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Shipping Trade Group Aiding NJ on Road Salt

The head of the American Maritime Partnership says the U.S. shipping industry is taking steps to help speed the transport of additional road salt to New Jersey. The state’s supply is critically low and a federal maritime law has left a shipment of salt stranded at a Maine seaport.

truck gathering salt
Julie Denesha, Getty Images

“The maritime industry is working to ensure that the state has the resources it needs to meet its seasonal demand,” Thomas A. Allegretti, Chairman of the AMP said Monday. “Despite short notice by transportation officials, maritime operators are moving to accelerate a request for additional salt and will deliver a new shipment to New Jersey before it is needed again.”

On Feb. 14, Townsquare Media broke the story involving the stalled shipment of salt after learning that a 94-year-old federal maritime was preventing the cargo from being transported to New Jersey. Urgent requests for a waiver were denied by the U.S. Department of Homeland Security and state officials have spent more than a week trying to get it reconsidered.

After reading Townsquare’s initial report on Friday, The American Maritime Partnership, which serves as the voice of the nation’s domestic maritime industry, said, “New Jersey has filed a request for a Jones Act waiver for a foreign-flagged vessel and we are confident it will be considered fairly and appropriately in accordance with federal law.”

Although the AMP is on record as supporting the Jones Act, a spokesperson said Monday that the organization does not oppose the waiver request, adding further: “We have not taken a position on it one way or the other.” He said the organization was instead focused on helping to facilitate transport for the salt from Maine to New Jersey.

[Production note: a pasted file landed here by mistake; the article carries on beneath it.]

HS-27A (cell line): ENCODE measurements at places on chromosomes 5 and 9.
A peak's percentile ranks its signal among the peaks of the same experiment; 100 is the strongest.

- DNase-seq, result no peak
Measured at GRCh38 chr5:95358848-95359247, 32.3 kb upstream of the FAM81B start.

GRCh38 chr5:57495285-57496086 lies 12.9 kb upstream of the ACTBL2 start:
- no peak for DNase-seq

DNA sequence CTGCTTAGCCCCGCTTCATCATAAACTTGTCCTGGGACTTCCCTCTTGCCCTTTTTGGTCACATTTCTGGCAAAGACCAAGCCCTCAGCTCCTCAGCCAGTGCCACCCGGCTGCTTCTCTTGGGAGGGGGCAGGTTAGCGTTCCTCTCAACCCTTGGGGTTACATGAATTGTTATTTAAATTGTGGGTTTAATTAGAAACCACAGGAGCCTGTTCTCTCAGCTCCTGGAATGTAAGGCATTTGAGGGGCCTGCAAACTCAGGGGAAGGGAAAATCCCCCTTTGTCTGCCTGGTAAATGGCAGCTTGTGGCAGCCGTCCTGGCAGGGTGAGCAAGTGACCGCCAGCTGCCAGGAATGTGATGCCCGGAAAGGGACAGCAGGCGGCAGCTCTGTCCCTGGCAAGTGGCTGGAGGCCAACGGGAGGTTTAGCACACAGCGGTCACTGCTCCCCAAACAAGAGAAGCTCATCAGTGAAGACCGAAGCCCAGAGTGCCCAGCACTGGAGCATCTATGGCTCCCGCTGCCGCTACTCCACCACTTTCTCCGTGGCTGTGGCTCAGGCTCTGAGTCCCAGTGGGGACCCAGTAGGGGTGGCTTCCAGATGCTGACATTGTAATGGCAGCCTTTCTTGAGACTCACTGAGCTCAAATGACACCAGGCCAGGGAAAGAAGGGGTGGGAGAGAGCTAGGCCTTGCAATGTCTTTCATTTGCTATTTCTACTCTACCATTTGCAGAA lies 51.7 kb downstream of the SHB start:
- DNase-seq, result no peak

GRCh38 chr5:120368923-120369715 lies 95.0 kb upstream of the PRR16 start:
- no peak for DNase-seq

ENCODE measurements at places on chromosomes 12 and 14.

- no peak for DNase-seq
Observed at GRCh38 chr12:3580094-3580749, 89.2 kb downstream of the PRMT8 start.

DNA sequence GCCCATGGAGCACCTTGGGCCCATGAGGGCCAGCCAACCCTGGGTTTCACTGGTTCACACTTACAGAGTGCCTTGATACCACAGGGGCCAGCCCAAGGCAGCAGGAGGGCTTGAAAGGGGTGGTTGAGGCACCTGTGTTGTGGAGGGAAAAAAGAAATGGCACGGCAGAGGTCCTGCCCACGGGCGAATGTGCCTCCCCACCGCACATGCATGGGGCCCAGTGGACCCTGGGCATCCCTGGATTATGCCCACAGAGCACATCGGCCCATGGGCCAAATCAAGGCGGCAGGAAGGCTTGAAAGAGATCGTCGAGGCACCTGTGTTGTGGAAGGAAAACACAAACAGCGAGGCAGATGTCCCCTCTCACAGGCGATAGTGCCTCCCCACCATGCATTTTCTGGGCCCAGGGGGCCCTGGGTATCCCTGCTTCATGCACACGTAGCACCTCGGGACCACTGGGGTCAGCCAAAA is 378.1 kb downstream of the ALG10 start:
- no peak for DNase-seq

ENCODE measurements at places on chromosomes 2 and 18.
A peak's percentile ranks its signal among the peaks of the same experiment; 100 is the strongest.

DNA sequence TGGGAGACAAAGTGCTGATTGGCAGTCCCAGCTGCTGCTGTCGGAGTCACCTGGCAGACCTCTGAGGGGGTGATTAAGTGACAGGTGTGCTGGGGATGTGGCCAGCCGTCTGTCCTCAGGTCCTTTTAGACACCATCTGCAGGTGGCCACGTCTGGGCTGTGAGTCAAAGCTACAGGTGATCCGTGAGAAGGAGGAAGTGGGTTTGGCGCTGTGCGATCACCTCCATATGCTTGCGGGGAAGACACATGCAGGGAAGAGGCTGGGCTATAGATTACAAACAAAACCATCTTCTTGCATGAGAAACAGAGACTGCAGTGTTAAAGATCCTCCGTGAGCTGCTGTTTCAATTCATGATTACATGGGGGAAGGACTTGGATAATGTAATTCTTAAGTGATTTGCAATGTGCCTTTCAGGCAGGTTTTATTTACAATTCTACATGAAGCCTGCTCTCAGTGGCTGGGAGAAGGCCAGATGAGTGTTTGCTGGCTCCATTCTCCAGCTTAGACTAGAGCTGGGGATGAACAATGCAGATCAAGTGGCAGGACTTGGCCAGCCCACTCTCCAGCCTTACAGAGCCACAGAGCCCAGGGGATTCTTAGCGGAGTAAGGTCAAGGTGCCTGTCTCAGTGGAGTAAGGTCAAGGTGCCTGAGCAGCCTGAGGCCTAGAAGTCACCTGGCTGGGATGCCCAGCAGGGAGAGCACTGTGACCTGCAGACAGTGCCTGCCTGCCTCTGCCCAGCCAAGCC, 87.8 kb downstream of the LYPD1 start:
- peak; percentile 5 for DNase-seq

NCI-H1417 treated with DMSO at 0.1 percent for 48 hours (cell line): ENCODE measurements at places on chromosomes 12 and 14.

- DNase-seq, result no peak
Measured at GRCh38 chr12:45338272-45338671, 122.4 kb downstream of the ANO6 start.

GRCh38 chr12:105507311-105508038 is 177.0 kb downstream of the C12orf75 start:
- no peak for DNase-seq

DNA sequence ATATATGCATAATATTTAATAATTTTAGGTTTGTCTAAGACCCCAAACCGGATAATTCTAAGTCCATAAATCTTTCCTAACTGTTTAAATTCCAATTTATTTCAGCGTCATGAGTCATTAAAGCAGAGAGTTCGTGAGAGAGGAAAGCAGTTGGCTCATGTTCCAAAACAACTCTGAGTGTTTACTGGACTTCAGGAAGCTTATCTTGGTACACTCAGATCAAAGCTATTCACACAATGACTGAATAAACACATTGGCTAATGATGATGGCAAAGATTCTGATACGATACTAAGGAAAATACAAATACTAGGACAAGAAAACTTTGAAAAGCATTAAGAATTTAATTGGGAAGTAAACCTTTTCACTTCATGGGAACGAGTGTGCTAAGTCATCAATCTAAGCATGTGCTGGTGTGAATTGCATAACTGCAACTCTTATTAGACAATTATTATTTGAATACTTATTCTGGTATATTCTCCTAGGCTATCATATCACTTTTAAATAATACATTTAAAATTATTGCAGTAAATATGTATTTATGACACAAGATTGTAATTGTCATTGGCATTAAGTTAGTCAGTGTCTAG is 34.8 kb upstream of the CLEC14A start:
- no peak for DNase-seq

According to its website, the AMP is a ” is a broad-based coalition” representing American marine industry with a membership including “vessel owners and operators, shipboard and shoreside unions, shipbuilders and repair yards, equipment manufacturers and vendors, dredging and marine construction contractors, trade associations, other coalitions, pro-defense groups, and companies and organizations in other modes of domestic transportation.”

The law in question is the 1920 Maritime Act, also known as the Jones Act. The law prevents foreign vessels from moving cargo from one U.S. port to another. As a result, New Jersey has been unable to transport 40,000 tons of available road salt in Searsport, Maine in time to meet the urgent need here.

The measure was originally enacted to protect the American shipping industry from foreign competition. In 2012, Gov. Andrew Cuomo of New York was able to get Homeland Security to waive the requirement in order to facilitate petroleum shipments to the Northeast during the gasoline shortage.
On Friday, Jim Simpson, head of New Jersey’s Department of Transportation, said the state’s salt supply is dangerously low and may only last through two more snowfalls. The state experienced snowfall on Saturday and another round of snow is expected for late Monday night into Tuesday morning.
Later that morning, the AMP, citing the report on New Jersey 101.5, issued the first statement from Allegretti, which said, “America’s domestic maritime industry is responding to a last minute request for road salt to help the people of New Jersey. The industry is joining with other modes of transportation and road salt providers to ensure the state has the resources it needs amid widespread demand.”

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